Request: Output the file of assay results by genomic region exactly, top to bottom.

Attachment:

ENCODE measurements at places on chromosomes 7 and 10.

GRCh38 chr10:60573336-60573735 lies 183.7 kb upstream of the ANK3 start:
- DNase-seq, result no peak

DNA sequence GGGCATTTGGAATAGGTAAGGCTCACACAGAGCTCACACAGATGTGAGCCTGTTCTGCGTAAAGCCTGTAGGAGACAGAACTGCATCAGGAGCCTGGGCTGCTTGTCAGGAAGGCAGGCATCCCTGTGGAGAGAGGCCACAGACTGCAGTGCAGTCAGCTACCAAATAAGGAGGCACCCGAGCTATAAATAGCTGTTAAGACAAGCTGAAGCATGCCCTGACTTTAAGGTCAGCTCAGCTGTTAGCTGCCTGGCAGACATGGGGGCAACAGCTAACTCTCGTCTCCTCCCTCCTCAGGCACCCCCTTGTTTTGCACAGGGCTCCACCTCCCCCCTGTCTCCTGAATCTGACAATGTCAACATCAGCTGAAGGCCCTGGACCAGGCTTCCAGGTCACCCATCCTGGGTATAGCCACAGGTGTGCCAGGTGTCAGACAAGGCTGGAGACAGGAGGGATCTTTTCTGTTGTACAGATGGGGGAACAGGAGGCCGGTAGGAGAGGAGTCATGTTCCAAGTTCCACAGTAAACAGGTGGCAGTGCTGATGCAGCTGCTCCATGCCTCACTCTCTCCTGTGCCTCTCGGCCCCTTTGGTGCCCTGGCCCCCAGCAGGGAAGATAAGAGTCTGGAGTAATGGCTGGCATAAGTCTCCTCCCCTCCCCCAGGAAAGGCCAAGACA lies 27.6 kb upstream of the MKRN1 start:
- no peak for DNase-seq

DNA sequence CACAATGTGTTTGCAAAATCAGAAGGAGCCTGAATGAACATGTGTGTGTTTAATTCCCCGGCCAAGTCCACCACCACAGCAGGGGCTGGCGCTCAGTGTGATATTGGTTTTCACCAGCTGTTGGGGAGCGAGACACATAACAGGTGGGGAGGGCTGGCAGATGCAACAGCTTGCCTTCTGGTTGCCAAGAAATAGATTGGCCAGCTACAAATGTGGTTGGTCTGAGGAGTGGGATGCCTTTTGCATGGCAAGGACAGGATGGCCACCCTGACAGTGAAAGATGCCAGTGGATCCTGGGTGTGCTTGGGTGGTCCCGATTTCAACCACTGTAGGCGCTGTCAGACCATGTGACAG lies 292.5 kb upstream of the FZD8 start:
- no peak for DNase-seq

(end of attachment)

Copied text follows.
ENCODE measurements at places on chromosomes 7 and 10.

GRCh38 chr10:60573336-60573735 lies 183.7 kb upstream of the ANK3 start:
- DNase-seq, result no peak

DNA sequence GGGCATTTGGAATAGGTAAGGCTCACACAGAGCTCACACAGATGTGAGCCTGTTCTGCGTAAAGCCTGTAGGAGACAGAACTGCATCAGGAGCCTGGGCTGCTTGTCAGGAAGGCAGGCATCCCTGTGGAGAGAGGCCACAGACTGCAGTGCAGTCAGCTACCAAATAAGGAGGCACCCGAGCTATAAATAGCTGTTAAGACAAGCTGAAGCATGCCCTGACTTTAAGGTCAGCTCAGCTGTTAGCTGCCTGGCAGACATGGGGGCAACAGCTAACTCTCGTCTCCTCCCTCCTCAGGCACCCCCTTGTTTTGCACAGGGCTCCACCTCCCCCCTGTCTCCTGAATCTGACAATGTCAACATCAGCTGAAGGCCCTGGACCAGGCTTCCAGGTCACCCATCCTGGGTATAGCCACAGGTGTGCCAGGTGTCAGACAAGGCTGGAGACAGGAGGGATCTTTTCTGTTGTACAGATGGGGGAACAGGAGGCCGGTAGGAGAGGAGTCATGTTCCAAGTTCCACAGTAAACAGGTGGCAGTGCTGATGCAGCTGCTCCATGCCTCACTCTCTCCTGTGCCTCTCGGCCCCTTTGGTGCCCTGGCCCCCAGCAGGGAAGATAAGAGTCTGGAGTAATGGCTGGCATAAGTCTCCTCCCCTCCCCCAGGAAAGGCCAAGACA lies 27.6 kb upstream of the MKRN1 start:
- no peak for DNase-seq

DNA sequence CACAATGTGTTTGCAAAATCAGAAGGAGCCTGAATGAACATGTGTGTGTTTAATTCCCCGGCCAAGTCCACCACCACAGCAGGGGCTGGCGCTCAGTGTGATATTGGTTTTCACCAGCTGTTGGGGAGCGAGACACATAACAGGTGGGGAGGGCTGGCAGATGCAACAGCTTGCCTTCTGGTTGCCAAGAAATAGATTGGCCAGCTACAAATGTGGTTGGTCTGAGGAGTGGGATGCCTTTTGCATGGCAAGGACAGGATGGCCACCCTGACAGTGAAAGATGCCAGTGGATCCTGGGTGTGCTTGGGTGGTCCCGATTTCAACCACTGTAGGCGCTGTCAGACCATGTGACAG lies 292.5 kb upstream of the FZD8 start:
- no peak for DNase-seq